“For me, the movies are like a machine that generates empathy.”
That quote comes from Roger Ebert, whose presence and writing are still deeply missed two years after his passing. Movies, of course, have always and will always serve this vital function. But let’s face it, television is the biggest empathy-generating machine on the pop-culture landscape today. And it just keeps growing.
Five years ago, 213 scripted prime-time series were made — and that felt like a lot. This year, TV is on pace to produce double that number. But as Thanksgiving approaches, I cannot be anything but grateful for the size and reach of this empathy-generating machine. If not for the TV explosion, would I have felt moved and amused by such a varied array of messy, captivating human beings?
And yet, despite the explosion of television production, there is so much unfinished business and so many territories the industry has yet to fully explore. There’s been no shortage of writers and actors who have been willing to go to difficult places and wrestle with moral quandaries in the past decade or two, but when will TV begin to robustly confront the evils that ideological struggles have brought us in recent months and years?
The years after Sept. 11 produced a wave of shows that grappled in radically different ways with the fallout of that awful day, and for television to do its job, it has to wade into this difficult arena again. Not to score partisan points — scripted television with an explicit political agenda is almost inevitably artistically inert — but to give us what only art can supply: an imaginative window onto our present-day fears, and glimpses into what flawed humans are capable of at their best (and worst).
|“For television to do its job, it has to give us what only art can supply: an imaginative window onto our present-day fears, and glimpses into what flawed humans are capable of at their best (and worst).”|
For instance, the prosecution of the war on “Battlestar Galactica” offered a complicated view of true believers, brutal methods and the effects of demonizing one’s enemy. “BSG’s” willingness to constantly turn the tables on its characters and examine the philosophical roots of its core conflict made the drama the most richly realized and most necessary response to Sept. 11. We need another show like that — not necessarily a space opera, but a powerful mirror capable of examining many facets of a complex situation.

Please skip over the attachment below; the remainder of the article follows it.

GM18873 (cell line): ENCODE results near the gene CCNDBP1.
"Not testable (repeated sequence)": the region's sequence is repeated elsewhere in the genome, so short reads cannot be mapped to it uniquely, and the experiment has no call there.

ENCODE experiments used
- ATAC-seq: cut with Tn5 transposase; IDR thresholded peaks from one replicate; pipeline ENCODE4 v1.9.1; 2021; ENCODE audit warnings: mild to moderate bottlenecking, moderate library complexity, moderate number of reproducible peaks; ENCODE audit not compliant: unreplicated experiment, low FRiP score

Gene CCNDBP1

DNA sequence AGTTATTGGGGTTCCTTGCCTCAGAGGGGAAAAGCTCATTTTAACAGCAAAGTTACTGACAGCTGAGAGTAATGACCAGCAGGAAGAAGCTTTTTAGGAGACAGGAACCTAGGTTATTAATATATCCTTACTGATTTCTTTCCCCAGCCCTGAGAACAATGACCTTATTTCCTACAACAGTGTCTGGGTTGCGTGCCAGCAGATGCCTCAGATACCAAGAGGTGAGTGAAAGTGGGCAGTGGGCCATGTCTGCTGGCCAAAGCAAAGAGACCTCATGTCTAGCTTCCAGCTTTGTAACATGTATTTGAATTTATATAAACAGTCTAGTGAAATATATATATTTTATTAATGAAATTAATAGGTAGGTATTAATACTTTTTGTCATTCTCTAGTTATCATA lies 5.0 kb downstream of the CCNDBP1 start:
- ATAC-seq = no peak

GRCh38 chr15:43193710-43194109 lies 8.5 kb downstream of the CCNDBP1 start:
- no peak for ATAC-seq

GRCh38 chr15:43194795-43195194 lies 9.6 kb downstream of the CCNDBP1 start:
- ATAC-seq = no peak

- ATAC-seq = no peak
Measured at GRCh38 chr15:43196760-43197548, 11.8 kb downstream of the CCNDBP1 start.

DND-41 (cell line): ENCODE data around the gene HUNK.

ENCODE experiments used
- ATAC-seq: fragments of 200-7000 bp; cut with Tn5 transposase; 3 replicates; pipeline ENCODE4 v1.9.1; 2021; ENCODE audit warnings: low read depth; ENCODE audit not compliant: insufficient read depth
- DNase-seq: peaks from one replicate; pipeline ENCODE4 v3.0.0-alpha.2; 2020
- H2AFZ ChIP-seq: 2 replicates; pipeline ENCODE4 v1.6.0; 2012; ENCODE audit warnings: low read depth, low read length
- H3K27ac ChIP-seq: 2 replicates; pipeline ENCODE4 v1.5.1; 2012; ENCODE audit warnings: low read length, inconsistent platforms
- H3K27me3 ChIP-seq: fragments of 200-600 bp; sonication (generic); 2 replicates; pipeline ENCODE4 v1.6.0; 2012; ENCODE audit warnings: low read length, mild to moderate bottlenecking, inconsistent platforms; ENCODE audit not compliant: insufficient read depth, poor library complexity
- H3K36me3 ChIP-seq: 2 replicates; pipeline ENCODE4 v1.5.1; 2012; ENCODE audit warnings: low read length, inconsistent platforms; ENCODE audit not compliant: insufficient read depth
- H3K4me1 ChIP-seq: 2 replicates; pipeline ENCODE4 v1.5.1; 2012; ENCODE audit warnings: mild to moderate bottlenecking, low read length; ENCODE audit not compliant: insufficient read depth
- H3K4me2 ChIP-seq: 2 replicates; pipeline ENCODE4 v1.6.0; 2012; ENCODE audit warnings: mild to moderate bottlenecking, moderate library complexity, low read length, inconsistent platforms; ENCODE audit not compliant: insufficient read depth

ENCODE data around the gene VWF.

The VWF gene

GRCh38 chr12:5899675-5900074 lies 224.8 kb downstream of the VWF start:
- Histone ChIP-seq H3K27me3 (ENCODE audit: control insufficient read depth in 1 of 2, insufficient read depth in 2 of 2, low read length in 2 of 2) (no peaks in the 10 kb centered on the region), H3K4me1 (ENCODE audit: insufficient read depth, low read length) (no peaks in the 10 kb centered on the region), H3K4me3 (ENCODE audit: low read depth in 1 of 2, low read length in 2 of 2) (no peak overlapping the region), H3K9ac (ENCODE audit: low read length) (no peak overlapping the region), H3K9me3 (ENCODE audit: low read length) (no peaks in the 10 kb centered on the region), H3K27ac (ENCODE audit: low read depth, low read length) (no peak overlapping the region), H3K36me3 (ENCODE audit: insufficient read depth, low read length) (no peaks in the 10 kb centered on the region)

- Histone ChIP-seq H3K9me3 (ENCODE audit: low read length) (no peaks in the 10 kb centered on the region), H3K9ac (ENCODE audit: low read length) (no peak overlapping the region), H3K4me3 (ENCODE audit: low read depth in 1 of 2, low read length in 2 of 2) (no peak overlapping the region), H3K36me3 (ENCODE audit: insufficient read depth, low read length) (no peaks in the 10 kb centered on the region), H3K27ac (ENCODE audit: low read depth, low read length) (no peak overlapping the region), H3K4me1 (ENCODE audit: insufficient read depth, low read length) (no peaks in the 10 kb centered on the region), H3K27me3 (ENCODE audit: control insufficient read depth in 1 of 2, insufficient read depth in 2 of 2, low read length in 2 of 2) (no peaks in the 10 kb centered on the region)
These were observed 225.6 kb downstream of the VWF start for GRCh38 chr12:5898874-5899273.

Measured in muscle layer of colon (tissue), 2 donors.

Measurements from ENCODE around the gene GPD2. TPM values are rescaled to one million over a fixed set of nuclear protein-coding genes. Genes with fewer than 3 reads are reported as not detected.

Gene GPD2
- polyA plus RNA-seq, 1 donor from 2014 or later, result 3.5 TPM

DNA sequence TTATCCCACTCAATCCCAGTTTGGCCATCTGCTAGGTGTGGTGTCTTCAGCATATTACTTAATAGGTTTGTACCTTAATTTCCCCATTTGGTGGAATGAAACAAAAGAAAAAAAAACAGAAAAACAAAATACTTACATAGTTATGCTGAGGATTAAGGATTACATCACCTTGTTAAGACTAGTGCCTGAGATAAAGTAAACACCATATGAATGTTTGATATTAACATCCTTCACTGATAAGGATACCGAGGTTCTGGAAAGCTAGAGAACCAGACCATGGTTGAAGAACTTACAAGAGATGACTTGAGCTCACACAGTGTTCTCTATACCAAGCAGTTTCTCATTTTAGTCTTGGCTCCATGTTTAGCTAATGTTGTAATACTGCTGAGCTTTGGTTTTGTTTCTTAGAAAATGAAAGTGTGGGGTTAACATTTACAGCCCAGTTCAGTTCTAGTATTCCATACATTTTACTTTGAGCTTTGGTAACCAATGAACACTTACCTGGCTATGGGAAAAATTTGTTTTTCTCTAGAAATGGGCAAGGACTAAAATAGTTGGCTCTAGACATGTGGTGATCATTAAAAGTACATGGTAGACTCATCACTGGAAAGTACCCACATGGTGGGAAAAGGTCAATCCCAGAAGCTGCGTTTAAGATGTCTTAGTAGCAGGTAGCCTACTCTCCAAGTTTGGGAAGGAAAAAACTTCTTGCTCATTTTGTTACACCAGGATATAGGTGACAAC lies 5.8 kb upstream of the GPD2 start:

In this era of peak TV, will any network — broadcast, network or streaming — give creative carte blanche to writers who want to delve into the amorphous and ever-evolving war that is being fought with the Islamic State? “BSG,” “Generation Kill” and “Rubicon” offered worthwhile explorations of the wars of our recent past (and “24,” whatever its flaws or addictive qualities, undeniably captured the mood of the American mid-aughts). But it seems strange that today, “Homeland” is the only drama even attempting to explore our present geopolitical predicaments.
Speaking of barely told stories, I can’t help thinking of Ebert’s words when I see desperate refugees fleeing the Islamic State and crowding Europe’s roads and train stations. The vast majority share the same fears Westerners do, and most fled dangers we can barely imagine. And yet the recent attacks in Paris, which understandably have left that nation, and the world, reeling, may lead to fresh waves of anti-Muslim violence and even anti-refugee legislation. Demonizing an entire group is never the answer, and that’s where Ebert’s empathy machine — and its failings — come to mind.
Aside from short-lived series like “Sleeper Cell” and “Aliens in America,” it’s hard to think of a scripted show in the past decade in which the core story was told from the perspective of a complex Muslim character. In this thickly settled TV landscape, telling that kind of story would be one way to occupy some relatively undisturbed territory — if anyone want to explore it, that is.